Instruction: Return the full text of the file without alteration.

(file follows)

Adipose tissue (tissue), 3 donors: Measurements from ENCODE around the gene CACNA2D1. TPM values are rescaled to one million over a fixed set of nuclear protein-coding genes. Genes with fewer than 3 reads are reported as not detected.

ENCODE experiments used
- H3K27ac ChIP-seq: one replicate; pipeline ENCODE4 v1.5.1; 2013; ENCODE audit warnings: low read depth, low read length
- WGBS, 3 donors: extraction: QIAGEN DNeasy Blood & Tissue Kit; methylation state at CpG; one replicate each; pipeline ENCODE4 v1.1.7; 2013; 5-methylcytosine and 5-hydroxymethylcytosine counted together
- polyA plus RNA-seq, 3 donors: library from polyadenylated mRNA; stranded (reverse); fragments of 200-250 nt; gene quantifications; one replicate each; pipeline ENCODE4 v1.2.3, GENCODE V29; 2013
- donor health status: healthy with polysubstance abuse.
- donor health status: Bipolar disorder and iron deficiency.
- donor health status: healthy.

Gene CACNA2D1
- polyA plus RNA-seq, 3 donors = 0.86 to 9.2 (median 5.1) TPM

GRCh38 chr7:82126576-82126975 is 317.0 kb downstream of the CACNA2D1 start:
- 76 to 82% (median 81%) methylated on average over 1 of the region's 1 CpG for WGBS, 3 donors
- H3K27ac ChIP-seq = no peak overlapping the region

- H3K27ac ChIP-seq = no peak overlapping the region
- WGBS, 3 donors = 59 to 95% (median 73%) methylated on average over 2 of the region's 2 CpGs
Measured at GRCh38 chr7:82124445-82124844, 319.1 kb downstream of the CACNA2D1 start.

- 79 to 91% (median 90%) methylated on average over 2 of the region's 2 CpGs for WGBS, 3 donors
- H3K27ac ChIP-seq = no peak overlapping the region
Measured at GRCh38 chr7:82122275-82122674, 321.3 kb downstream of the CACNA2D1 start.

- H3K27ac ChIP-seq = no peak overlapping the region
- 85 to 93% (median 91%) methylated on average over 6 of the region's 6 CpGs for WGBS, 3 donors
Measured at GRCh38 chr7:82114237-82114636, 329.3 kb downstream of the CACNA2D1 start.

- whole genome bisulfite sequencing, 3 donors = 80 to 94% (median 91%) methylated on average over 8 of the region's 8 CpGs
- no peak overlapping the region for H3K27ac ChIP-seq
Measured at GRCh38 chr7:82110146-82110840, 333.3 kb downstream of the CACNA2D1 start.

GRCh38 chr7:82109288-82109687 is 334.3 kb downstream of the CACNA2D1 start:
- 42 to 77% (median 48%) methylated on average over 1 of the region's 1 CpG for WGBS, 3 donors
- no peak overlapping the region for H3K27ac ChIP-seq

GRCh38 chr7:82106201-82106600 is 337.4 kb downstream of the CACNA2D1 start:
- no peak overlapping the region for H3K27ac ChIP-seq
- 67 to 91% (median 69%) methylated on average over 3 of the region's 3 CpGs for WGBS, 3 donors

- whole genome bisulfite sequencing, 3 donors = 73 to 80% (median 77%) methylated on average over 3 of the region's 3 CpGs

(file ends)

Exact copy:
Adipose tissue (tissue), 3 donors: Measurements from ENCODE around the gene CACNA2D1. TPM values are rescaled to one million over a fixed set of nuclear protein-coding genes. Genes with fewer than 3 reads are reported as not detected.

ENCODE experiments used
- H3K27ac ChIP-seq: one replicate; pipeline ENCODE4 v1.5.1; 2013; ENCODE audit warnings: low read depth, low read length
- WGBS, 3 donors: extraction: QIAGEN DNeasy Blood & Tissue Kit; methylation state at CpG; one replicate each; pipeline ENCODE4 v1.1.7; 2013; 5-methylcytosine and 5-hydroxymethylcytosine counted together
- polyA plus RNA-seq, 3 donors: library from polyadenylated mRNA; stranded (reverse); fragments of 200-250 nt; gene quantifications; one replicate each; pipeline ENCODE4 v1.2.3, GENCODE V29; 2013
- donor health status: healthy with polysubstance abuse.
- donor health status: Bipolar disorder and iron deficiency.
- donor health status: healthy.

Gene CACNA2D1
- polyA plus RNA-seq, 3 donors = 0.86 to 9.2 (median 5.1) TPM

GRCh38 chr7:82126576-82126975 is 317.0 kb downstream of the CACNA2D1 start:
- 76 to 82% (median 81%) methylated on average over 1 of the region's 1 CpG for WGBS, 3 donors
- H3K27ac ChIP-seq = no peak overlapping the region

- H3K27ac ChIP-seq = no peak overlapping the region
- WGBS, 3 donors = 59 to 95% (median 73%) methylated on average over 2 of the region's 2 CpGs
Measured at GRCh38 chr7:82124445-82124844, 319.1 kb downstream of the CACNA2D1 start.

- 79 to 91% (median 90%) methylated on average over 2 of the region's 2 CpGs for WGBS, 3 donors
- H3K27ac ChIP-seq = no peak overlapping the region
Measured at GRCh38 chr7:82122275-82122674, 321.3 kb downstream of the CACNA2D1 start.

- H3K27ac ChIP-seq = no peak overlapping the region
- 85 to 93% (median 91%) methylated on average over 6 of the region's 6 CpGs for WGBS, 3 donors
Measured at GRCh38 chr7:82114237-82114636, 329.3 kb downstream of the CACNA2D1 start.

- whole genome bisulfite sequencing, 3 donors = 80 to 94% (median 91%) methylated on average over 8 of the region's 8 CpGs
- no peak overlapping the region for H3K27ac ChIP-seq
Measured at GRCh38 chr7:82110146-82110840, 333.3 kb downstream of the CACNA2D1 start.

GRCh38 chr7:82109288-82109687 is 334.3 kb downstream of the CACNA2D1 start:
- 42 to 77% (median 48%) methylated on average over 1 of the region's 1 CpG for WGBS, 3 donors
- no peak overlapping the region for H3K27ac ChIP-seq

GRCh38 chr7:82106201-82106600 is 337.4 kb downstream of the CACNA2D1 start:
- no peak overlapping the region for H3K27ac ChIP-seq
- 67 to 91% (median 69%) methylated on average over 3 of the region's 3 CpGs for WGBS, 3 donors

- whole genome bisulfite sequencing, 3 donors = 73 to 80% (median 77%) methylated on average over 3 of the region's 3 CpGs